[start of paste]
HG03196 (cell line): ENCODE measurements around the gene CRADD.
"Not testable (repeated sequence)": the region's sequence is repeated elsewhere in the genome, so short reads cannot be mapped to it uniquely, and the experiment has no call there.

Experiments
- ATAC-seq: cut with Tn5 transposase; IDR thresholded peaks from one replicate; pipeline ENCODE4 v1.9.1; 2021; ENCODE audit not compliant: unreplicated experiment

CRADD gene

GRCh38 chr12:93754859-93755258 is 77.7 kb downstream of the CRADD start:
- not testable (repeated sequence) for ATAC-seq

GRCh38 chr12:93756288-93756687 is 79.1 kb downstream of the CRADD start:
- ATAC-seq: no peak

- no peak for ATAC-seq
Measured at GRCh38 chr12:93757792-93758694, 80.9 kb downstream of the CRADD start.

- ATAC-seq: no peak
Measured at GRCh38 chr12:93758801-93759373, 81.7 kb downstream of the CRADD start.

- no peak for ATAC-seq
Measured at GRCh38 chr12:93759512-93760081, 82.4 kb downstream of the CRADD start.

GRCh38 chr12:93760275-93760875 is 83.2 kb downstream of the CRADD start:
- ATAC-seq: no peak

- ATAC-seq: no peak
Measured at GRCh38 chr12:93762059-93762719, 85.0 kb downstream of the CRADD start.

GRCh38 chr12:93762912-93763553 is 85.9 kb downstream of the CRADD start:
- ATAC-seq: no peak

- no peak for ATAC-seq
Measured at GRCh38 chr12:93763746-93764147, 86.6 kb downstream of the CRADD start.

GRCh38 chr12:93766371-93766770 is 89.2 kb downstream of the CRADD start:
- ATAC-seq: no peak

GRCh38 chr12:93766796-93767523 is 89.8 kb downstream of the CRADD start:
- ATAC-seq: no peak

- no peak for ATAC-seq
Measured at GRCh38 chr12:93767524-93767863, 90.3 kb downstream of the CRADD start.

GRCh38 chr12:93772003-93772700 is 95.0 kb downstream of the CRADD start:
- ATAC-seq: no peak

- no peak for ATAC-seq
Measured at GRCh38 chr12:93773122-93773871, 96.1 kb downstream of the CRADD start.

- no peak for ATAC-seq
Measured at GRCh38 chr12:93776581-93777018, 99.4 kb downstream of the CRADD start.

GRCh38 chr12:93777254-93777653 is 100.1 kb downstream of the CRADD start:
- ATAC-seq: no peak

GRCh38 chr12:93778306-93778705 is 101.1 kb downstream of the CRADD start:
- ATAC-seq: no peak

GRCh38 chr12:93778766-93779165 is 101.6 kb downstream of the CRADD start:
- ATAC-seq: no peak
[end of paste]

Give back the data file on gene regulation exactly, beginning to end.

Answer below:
HG03196 (cell line): ENCODE measurements around the gene CRADD.
"Not testable (repeated sequence)": the region's sequence is repeated elsewhere in the genome, so short reads cannot be mapped to it uniquely, and the experiment has no call there.

Experiments
- ATAC-seq: cut with Tn5 transposase; IDR thresholded peaks from one replicate; pipeline ENCODE4 v1.9.1; 2021; ENCODE audit not compliant: unreplicated experiment

CRADD gene

GRCh38 chr12:93754859-93755258 is 77.7 kb downstream of the CRADD start:
- not testable (repeated sequence) for ATAC-seq

GRCh38 chr12:93756288-93756687 is 79.1 kb downstream of the CRADD start:
- ATAC-seq: no peak

- no peak for ATAC-seq
Measured at GRCh38 chr12:93757792-93758694, 80.9 kb downstream of the CRADD start.

- ATAC-seq: no peak
Measured at GRCh38 chr12:93758801-93759373, 81.7 kb downstream of the CRADD start.

- no peak for ATAC-seq
Measured at GRCh38 chr12:93759512-93760081, 82.4 kb downstream of the CRADD start.

GRCh38 chr12:93760275-93760875 is 83.2 kb downstream of the CRADD start:
- ATAC-seq: no peak

- ATAC-seq: no peak
Measured at GRCh38 chr12:93762059-93762719, 85.0 kb downstream of the CRADD start.

GRCh38 chr12:93762912-93763553 is 85.9 kb downstream of the CRADD start:
- ATAC-seq: no peak

- no peak for ATAC-seq
Measured at GRCh38 chr12:93763746-93764147, 86.6 kb downstream of the CRADD start.

GRCh38 chr12:93766371-93766770 is 89.2 kb downstream of the CRADD start:
- ATAC-seq: no peak

GRCh38 chr12:93766796-93767523 is 89.8 kb downstream of the CRADD start:
- ATAC-seq: no peak

- no peak for ATAC-seq
Measured at GRCh38 chr12:93767524-93767863, 90.3 kb downstream of the CRADD start.

GRCh38 chr12:93772003-93772700 is 95.0 kb downstream of the CRADD start:
- ATAC-seq: no peak

- no peak for ATAC-seq
Measured at GRCh38 chr12:93773122-93773871, 96.1 kb downstream of the CRADD start.

- no peak for ATAC-seq
Measured at GRCh38 chr12:93776581-93777018, 99.4 kb downstream of the CRADD start.

GRCh38 chr12:93777254-93777653 is 100.1 kb downstream of the CRADD start:
- ATAC-seq: no peak

GRCh38 chr12:93778306-93778705 is 101.1 kb downstream of the CRADD start:
- ATAC-seq: no peak

GRCh38 chr12:93778766-93779165 is 101.6 kb downstream of the CRADD start:
- ATAC-seq: no peak